Daily Telegraph Cryptic No 25972 – Hints
Selected hints by Big Dave
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BD Rating – Difficulty **** – Enjoyment ***
First I’d like to say a special thank you to Gazza for stepping in to help me out yesterday. It all started when I switched the computer on yesterday morning, only to find that the graphics card had given up the ghost. I did eventually manage to find a very old one, but that card didn’t know what a wide screen looked like. Off to PC World where I had to buy a new motherboard, cpu, and memory to accommodate the new graphics card. At this point the hard drive crashed for the third time in as many months, so it was back again for a new drive. By the time that I had reloaded Windows and found out that the new graphics card was faulty it was nearly midnight. Fortunately I was able to use the onboard graphics controller, so I’m able to do this morning’s blog.
A much better puzzle this week from our Saturday Supremo. There is a village, but it has an indelible place in British history.
As is usual for the weekend prize crosswords, I will select a few of the better clues and provide hints for them. Peter Biddlecombe is on holiday this week, but a full review of this puzzle will still be published at 12.00 on Thursday, 9th July.
1a Second to be taken in by fortune-teller was David (8)
Put the abbreviation for a second into the kind of fortune-teller that reads your hand and you get a description of the biblical slayer of Goliath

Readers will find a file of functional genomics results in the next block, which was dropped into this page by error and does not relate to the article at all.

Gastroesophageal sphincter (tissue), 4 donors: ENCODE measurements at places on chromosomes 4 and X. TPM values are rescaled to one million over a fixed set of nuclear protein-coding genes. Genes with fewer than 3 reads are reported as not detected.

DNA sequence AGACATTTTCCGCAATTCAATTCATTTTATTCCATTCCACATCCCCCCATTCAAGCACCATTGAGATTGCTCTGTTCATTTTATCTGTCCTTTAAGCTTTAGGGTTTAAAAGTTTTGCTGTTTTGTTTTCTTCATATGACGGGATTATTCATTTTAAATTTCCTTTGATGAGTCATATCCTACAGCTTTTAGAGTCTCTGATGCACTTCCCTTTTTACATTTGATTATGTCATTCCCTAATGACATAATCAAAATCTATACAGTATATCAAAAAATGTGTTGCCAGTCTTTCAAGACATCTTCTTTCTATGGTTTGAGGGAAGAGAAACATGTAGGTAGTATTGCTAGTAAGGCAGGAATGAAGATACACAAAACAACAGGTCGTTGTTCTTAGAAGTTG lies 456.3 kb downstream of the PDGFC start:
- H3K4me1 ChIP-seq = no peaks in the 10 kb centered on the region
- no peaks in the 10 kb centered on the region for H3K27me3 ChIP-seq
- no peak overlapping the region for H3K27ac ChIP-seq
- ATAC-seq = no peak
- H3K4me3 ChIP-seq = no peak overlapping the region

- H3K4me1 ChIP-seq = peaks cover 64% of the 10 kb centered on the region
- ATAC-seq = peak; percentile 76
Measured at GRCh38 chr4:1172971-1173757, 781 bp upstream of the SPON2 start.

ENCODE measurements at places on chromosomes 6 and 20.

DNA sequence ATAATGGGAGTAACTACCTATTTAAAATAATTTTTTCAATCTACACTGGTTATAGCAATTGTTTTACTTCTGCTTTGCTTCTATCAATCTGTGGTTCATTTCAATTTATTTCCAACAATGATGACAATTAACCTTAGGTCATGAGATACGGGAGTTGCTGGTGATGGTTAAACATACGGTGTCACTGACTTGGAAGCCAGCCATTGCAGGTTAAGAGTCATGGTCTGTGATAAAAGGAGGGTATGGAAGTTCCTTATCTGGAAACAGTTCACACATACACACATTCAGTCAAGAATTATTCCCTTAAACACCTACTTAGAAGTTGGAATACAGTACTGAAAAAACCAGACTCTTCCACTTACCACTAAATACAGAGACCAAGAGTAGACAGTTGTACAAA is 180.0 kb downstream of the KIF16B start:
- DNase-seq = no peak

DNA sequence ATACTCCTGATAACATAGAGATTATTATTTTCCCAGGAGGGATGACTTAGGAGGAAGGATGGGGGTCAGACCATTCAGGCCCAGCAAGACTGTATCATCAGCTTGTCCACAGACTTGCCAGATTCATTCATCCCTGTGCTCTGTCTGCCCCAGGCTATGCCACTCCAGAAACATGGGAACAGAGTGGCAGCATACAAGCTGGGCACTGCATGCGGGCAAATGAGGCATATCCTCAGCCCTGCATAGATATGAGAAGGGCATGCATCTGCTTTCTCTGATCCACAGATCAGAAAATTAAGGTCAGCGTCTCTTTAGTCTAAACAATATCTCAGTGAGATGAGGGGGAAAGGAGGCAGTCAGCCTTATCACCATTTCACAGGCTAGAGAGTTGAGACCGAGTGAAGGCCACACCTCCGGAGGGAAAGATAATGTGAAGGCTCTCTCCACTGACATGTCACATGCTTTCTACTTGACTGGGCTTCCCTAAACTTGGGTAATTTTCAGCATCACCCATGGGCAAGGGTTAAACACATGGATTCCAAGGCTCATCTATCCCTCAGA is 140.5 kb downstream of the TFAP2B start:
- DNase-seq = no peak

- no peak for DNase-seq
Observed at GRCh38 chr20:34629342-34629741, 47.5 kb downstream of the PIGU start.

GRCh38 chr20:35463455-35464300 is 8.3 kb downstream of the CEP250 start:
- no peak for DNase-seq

10a Man on board called ‘sir’ (6)
It’s a chess man on a chess board!
14a He’s welcome to stop at sea (5,2) (online)
This one is going to cause a few problems online! A charade of HE, a Roman greeting and TO gives a phrase that means to come, or bring a vessel, to a standstill. So far, so good, but CluedUp doesn’t accept that as the correct answer and, wrongly, insists that the second word is HO.
14a He will welcome call to attract attention or to exertion at sea (5,2) (newspaper)
A different clue appeared in the newspaper, with the wordplay rather clumsily altered, so now the charade reads HE, that same Roman greeting and a call to attract attention giving exertion at sea.
Neither version is at all elegant. The online version, which presumably was the original, has “he’s” which doesn’t look right and is probably why it was changed. The newspaper version has “will” as confusing padding. What further convinced me of a late change was that in both versions the answer is given as (5,2). This would have been correct for the “original” answer, but the “new” answer should be (5-2). When I returned from buying my copy of the newspaper, I found that Paul had beaten me to explaining the mystery surrounding the online clue – thanks for that, I could have stayed at home and saved £1.60 if I’d known!
20a Old Bob with no work will go about sneakingly (5)
In the days before decimalisation a bob was a shilling
28a Test alternative vehicle, more formal one (5,3)
The test is one that most vehicles have to pass annually
2d Small flighty creature, one making notes (8)
A bird which sings or a person who sings – take you pick in this one-and-a-half definition clue
6d Clare arranged to include Violet on keyboard (7)
An anagram of CLARE which includes VI and gives a a stringed keyboard instrument
ARVE Error: need id and provider
7d Not in any manner at present is taking Ecstasy (6)
One of those words that no-one uses these days! – just follow the charade of at present, IS and E(cstasy)
13d Consider this tank! (5)
A double definition with a synonym for to consider on the one hand and the kind of tank, attended by intellectuals, that usually achieves nothing on the other hand
17d Enjoyment lasting a fair while (8)
A cryptic definition of a type of enjoyment that, as a noun, should have been given as (4,4), only as an adjective can it be (8)
19d Select circular hideaway on battlefield (8)
To selectively kill is followed by a letter shaped like a circle and a hideaway to give the site of the last battle to ever be fought on British soil
Better than the average Saturday prize puzzle, but slightly spoiled, for me, by one or two sloppy clues.